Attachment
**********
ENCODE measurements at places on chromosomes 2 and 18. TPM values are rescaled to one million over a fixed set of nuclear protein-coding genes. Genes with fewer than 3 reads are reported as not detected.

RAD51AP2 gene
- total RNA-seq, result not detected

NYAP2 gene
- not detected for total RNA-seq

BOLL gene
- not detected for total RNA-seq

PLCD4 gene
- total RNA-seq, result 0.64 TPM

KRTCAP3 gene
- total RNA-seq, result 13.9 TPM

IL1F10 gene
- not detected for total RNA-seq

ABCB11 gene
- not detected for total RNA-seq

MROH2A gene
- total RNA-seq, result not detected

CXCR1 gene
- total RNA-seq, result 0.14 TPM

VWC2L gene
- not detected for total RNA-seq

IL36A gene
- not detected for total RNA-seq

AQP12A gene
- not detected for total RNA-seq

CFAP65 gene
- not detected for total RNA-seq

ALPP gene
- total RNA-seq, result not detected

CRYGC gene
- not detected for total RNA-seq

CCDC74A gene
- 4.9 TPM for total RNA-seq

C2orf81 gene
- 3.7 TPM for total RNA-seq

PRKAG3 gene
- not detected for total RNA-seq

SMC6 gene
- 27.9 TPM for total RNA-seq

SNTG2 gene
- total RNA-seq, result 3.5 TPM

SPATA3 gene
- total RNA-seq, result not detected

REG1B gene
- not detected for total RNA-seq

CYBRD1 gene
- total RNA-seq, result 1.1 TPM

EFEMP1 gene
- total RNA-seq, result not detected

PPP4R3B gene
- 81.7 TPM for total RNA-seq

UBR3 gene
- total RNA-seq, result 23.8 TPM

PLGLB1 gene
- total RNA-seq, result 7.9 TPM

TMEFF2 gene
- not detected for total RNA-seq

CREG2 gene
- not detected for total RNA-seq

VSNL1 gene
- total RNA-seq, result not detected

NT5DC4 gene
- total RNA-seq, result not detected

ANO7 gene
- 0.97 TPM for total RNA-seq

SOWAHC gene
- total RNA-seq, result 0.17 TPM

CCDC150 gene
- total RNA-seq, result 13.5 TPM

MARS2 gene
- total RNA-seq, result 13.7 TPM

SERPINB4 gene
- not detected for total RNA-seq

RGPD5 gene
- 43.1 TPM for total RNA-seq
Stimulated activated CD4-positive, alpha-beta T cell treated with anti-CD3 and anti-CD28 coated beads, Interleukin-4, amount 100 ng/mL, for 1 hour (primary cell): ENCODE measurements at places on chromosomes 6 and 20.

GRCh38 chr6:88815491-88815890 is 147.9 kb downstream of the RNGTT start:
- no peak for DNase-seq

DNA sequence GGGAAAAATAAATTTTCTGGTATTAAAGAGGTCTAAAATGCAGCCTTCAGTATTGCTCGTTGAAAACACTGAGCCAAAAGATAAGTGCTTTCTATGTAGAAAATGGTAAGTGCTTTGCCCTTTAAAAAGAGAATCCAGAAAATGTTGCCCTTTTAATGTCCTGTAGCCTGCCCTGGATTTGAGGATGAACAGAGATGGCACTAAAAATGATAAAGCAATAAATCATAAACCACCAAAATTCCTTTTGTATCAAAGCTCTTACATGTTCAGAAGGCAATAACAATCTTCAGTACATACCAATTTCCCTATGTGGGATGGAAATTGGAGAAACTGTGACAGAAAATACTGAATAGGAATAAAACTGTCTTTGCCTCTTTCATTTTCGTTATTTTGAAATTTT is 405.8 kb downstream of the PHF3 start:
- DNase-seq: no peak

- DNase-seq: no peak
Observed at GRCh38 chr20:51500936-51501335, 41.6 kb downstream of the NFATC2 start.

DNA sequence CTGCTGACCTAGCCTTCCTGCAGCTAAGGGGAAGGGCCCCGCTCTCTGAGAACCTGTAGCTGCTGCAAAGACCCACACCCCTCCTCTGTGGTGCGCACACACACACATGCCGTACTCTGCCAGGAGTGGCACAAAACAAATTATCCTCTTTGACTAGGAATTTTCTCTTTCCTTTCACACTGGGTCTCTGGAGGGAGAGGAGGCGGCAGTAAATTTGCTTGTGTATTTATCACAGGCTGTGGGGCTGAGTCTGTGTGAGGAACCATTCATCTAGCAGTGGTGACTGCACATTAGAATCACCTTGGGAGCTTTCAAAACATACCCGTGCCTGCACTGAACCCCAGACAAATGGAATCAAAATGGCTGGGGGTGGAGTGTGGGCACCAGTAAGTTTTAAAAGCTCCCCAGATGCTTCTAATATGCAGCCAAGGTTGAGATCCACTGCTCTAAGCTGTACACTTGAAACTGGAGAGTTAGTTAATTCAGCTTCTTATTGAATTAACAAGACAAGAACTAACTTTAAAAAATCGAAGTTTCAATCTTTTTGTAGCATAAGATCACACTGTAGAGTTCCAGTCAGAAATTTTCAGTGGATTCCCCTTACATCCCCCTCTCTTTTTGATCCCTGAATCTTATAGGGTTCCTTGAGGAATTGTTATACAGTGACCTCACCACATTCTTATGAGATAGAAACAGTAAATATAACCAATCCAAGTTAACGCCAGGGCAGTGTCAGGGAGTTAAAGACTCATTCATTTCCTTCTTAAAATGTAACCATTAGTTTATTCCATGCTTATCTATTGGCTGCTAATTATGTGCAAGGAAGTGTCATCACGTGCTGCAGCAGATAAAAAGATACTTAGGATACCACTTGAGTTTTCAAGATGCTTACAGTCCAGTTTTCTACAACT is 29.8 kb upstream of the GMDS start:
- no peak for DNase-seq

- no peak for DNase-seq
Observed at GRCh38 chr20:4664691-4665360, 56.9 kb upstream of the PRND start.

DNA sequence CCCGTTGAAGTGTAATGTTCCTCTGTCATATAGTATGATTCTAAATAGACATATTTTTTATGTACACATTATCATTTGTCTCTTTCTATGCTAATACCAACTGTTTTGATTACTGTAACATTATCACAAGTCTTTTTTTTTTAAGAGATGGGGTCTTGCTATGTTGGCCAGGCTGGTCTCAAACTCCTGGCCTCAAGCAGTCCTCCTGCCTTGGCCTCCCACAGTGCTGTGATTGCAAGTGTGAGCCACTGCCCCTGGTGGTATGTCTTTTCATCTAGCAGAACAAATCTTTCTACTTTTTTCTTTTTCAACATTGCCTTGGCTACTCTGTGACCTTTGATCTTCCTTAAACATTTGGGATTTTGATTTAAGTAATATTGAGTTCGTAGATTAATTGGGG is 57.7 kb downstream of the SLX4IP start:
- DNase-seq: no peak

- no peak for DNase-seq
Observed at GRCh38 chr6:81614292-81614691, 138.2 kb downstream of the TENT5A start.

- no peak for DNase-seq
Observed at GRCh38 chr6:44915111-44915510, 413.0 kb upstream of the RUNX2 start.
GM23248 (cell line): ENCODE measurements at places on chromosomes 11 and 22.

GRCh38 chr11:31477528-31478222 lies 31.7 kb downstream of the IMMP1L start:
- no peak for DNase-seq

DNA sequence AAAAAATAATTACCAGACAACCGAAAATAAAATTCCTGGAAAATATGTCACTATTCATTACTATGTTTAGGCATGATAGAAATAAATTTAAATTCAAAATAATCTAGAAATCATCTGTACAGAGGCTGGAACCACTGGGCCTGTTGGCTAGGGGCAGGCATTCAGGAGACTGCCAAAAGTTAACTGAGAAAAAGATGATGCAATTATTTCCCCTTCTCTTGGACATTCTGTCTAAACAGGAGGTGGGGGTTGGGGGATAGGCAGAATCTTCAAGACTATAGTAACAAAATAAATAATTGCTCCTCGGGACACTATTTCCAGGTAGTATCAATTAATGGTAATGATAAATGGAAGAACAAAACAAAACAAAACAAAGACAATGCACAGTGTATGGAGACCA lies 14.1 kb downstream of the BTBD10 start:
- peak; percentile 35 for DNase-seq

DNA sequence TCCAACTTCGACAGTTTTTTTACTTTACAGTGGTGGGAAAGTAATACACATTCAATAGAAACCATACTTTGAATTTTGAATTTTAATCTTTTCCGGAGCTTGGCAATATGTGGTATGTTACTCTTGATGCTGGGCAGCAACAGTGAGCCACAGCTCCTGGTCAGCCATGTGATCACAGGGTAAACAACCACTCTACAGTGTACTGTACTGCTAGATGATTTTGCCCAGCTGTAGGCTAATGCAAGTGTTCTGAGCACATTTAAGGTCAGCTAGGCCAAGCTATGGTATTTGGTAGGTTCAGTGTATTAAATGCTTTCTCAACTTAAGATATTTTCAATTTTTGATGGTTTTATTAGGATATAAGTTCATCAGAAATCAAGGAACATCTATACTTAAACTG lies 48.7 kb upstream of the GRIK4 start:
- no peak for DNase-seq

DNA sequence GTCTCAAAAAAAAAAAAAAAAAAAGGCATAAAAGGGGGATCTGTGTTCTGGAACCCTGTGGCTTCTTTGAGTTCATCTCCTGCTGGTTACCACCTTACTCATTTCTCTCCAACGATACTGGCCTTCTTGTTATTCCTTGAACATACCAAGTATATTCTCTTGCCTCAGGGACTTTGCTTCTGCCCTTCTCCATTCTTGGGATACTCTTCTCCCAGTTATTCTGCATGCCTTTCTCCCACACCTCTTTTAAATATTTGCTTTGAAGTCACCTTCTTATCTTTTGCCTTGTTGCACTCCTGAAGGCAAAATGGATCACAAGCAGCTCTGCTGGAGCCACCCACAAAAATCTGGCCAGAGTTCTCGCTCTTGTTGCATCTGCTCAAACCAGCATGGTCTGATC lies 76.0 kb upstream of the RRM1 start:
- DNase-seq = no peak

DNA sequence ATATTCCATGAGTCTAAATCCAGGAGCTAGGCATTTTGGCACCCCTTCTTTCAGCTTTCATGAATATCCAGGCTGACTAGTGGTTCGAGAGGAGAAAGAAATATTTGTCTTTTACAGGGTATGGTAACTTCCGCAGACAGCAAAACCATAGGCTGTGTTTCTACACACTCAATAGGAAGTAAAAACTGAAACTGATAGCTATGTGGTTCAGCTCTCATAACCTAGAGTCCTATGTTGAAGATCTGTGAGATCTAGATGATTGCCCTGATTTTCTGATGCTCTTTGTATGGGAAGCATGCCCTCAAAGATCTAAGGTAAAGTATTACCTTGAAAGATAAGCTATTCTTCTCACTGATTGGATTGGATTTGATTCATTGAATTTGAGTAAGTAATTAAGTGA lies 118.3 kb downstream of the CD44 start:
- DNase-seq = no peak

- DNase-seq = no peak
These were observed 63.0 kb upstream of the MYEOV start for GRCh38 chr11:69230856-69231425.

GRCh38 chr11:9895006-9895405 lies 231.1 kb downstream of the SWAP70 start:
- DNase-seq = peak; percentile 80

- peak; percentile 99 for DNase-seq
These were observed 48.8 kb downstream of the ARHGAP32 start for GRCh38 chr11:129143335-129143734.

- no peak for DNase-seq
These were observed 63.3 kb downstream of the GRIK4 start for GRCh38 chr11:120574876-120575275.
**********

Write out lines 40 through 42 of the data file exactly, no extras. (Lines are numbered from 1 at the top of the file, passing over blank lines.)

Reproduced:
SNTG2 gene
- total RNA-seq, result 3.5 TPM

SPATA3 gene